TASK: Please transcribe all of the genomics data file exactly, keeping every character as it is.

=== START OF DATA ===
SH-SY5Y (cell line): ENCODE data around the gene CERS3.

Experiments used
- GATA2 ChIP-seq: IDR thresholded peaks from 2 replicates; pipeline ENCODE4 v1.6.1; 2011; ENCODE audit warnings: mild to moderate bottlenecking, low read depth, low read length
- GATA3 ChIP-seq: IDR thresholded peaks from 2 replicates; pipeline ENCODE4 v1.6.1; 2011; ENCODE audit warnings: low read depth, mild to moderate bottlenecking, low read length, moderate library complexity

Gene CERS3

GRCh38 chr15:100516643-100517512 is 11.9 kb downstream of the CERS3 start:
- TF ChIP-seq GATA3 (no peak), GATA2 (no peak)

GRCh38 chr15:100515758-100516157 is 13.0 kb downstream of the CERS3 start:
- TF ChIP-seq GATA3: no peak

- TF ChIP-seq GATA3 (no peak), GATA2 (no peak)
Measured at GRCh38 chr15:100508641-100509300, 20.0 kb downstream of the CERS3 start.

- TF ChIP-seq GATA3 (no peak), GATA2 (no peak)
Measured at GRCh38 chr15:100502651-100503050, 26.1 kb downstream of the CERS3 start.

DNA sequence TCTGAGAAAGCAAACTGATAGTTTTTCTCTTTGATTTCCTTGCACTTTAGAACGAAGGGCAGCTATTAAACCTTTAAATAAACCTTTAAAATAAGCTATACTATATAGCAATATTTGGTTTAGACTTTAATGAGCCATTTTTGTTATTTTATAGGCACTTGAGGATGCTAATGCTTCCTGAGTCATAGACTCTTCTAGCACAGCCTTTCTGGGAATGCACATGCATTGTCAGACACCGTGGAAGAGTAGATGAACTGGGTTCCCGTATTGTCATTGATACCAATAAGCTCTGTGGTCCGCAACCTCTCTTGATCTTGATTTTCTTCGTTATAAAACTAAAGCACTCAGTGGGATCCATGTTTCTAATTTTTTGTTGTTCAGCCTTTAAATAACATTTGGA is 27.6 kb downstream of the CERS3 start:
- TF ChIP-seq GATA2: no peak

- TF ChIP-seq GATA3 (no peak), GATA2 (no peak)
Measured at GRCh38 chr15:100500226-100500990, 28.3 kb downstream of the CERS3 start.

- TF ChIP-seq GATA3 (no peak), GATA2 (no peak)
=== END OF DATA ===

SH-SY5Y (cell line): ENCODE data around the gene CERS3.

Experiments used
- GATA2 ChIP-seq: IDR thresholded peaks from 2 replicates; pipeline ENCODE4 v1.6.1; 2011; ENCODE audit warnings: mild to moderate bottlenecking, low read depth, low read length
- GATA3 ChIP-seq: IDR thresholded peaks from 2 replicates; pipeline ENCODE4 v1.6.1; 2011; ENCODE audit warnings: low read depth, mild to moderate bottlenecking, low read length, moderate library complexity

Gene CERS3

GRCh38 chr15:100516643-100517512 is 11.9 kb downstream of the CERS3 start:
- TF ChIP-seq GATA3 (no peak), GATA2 (no peak)

GRCh38 chr15:100515758-100516157 is 13.0 kb downstream of the CERS3 start:
- TF ChIP-seq GATA3: no peak

- TF ChIP-seq GATA3 (no peak), GATA2 (no peak)
Measured at GRCh38 chr15:100508641-100509300, 20.0 kb downstream of the CERS3 start.

- TF ChIP-seq GATA3 (no peak), GATA2 (no peak)
Measured at GRCh38 chr15:100502651-100503050, 26.1 kb downstream of the CERS3 start.

DNA sequence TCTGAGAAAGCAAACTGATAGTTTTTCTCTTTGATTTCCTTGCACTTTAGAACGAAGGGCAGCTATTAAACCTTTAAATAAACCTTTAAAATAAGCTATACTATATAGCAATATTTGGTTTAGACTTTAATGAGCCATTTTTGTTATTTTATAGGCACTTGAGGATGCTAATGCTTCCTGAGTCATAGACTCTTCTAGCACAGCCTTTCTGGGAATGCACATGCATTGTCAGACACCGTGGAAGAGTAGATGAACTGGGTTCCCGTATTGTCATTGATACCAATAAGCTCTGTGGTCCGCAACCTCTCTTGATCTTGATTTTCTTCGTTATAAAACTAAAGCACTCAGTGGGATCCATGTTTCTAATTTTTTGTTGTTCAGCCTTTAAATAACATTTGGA is 27.6 kb downstream of the CERS3 start:
- TF ChIP-seq GATA2: no peak

- TF ChIP-seq GATA3 (no peak), GATA2 (no peak)
Measured at GRCh38 chr15:100500226-100500990, 28.3 kb downstream of the CERS3 start.

- TF ChIP-seq GATA3 (no peak), GATA2 (no peak)